Winter's here which means my birthday is rolling around soon mid-July. Thankfully for my actual birthday Jeremy and I are off to spend some time in the sun in Kuala Lumpur. But because my boy is extra sweet and waaaaaay too nice to me, he booked a surprise early birthday dinner for the two of us here in Perth before we leave.
Keeping in line with our love of discovering new places to dine at, he booked for Fuku in Mosman Park which I have been dying to try. I have to admit, I'm completely floored by the gesture and oh so excited as we press the bell at the entrance to this restaurant which sits next door to their sister venue, Tsunami.
Inside Fuku (with us grinning)
I love the set up of Fuku and the specialness that comes with having to press a bell to enter the venue. A sliding door pops open and we're welcomed by our host for the night, who promptly seats us at two of the sixteen seats inside. It's small, intimate and gorgeous. Low lighting, with a backlit wall full of 1.8L sake bottles. We sit down and are happy to meet the two chefs for the night, Gary and Jay who we will be facing for the course of our meal.
Our chef, Jay
Gary, the other chef
Jeremy has really gone all out tonight, having ordered the 'Best' menu for us on this occasion which is charged at $220 per person! There's two other menus available - 'Good' for $100 and 'Better' for $135. I hear they also have a $75 walk in menu if you arrive and manage to get a seat in this small venue. I'm sure that's hard to get seeing as they only seat sixteen diners each night.
Immediately our chef Jay presents us both with our first course for the evening, the Kawa Ebi. It's crispy fried whole shrimp with sundried nori sheets in a gorgeous mini bento box. These little shrimp are delicious and something I could happily eat all the time as a snack.
They're crunchy and flavoursome, the seasoning spot on. I love the combination of the crispy nori sheets which shatter in my mouth as I bite down and offer added texture. So far, so good!
To go with our dinner for the evening we decide on sharing some sake. I've actually never tried this drink before which is a mix between wine and spirits but I'm excited to try it - especially seeing as Fuku has the largest selection in Australia. Here you have the option of purchasing a small pot which will get you about 220mL or four pours (give or take), or a 1.8L bottle - to which you can take home if you don't finish it.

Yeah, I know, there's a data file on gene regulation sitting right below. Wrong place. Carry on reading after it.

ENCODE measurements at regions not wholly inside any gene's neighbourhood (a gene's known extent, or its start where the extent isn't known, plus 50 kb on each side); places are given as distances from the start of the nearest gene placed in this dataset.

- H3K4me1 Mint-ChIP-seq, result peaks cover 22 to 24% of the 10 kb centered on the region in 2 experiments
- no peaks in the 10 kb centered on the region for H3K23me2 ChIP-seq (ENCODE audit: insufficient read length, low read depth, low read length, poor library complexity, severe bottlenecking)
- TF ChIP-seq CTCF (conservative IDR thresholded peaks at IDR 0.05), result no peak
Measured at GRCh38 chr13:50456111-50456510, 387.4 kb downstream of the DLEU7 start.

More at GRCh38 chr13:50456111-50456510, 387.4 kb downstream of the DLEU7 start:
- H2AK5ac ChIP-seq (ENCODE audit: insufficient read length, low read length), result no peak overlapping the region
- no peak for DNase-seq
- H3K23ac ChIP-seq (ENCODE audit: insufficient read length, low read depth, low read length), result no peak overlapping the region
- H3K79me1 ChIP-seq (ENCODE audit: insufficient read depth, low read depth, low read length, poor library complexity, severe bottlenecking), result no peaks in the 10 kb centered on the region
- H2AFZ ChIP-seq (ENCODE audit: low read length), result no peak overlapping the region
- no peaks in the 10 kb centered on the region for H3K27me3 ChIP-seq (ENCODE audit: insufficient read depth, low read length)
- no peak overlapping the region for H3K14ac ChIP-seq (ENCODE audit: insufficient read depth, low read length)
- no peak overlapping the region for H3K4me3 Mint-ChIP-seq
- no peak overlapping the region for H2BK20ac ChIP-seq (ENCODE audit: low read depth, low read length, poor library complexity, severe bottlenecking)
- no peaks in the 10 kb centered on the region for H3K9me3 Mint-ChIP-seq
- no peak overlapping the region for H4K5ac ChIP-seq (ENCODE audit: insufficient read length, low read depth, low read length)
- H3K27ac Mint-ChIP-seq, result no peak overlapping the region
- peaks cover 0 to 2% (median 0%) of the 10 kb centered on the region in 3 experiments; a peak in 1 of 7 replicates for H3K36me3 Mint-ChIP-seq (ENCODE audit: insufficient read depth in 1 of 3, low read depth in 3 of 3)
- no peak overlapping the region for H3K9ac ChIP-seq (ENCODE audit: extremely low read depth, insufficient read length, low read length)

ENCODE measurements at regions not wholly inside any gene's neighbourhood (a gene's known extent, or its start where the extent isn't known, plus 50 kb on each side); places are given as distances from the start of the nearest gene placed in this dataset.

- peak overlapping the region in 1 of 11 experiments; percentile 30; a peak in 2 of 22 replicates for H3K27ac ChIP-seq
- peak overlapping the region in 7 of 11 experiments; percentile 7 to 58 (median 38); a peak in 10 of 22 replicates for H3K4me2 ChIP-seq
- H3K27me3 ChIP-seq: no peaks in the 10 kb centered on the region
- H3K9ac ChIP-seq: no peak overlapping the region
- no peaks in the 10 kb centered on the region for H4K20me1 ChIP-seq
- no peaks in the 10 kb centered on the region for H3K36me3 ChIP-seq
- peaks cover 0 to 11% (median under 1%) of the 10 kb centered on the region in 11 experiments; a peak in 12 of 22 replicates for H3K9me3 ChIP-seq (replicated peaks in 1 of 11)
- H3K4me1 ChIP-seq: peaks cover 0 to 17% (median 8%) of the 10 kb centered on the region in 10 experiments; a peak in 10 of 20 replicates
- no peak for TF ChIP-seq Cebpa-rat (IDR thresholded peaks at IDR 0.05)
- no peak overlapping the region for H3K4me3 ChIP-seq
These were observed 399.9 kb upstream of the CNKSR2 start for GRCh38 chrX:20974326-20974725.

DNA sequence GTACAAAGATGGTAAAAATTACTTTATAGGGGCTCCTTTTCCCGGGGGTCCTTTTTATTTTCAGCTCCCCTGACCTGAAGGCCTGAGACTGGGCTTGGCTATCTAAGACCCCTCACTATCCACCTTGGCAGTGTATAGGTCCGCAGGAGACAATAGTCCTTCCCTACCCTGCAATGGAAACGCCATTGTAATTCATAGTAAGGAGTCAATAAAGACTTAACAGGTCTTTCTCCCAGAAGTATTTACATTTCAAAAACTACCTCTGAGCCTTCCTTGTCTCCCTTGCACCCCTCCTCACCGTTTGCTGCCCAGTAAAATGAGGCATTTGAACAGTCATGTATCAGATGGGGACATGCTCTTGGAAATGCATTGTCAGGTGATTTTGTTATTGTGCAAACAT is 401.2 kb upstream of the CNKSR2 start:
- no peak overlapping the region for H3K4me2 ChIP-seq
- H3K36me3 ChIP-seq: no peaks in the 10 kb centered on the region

We decide on a pot, opting for the pricier of the three options - the Koshino Kantyubai Junmai Ginjo ($32). I love the presentation of the sake as it comes out to us, a scoop of ice in a separate segment keeps the alcohol cool without diluting it. Joe pours us our glasses and we clink to our night out. Immediately I note that it's not as intense in flavour as I'm expecting, rather smooth and actually quite enjoyable. I like it!
Four morsels - otsumami
Our second course is the Four Morsels - Otsumami. It comes out as four beautiful separate components on the one plate, all looking utterly fantastic.
We start off with thin slices of raw Fish and Wasabi Salsa. The fish is soft and fresh, the flesh tender. It soaks up the vibrant wasabi flavouring that leaves my nose cleared. For such a seemingly simple dish, this really has great impact.
Fish with wasabi salsa
Next up we tackle the beautiful Wagyu Tataki with White Sesame Dressing. One bite and I have to admit I'm in love! The beef is so ridiculously melt in your mouth tender; the dressing zingy and a perfect accompaniment to the meat.
The third morsel we try is the Octopus Salad. It's a pretty little spoonful of tomato, cucumber and slices of octopus which have been dressed in a lovely oniony sauce. It's cool but extremely delicious - the octopus is slightly chewy and flavoured just right. They really know how to showcase their seafood in a respectful but special manner.
The final morsel for this course is a Fried Oyster topped with Ginger Salsa. As I pick up the oyster with my chopsticks I notice straight away it's quite large so I'm expecting immense creaminess to fill my mouth as I bite down.
I'm not disappointed! The flavour is incredible - the ginger punchy and the oyster filling velvety. I love how there's all different textures from the creaminess, the crunchy outer and soft salsa. It's incredibly moorish.
Fried oyster with ginger salsa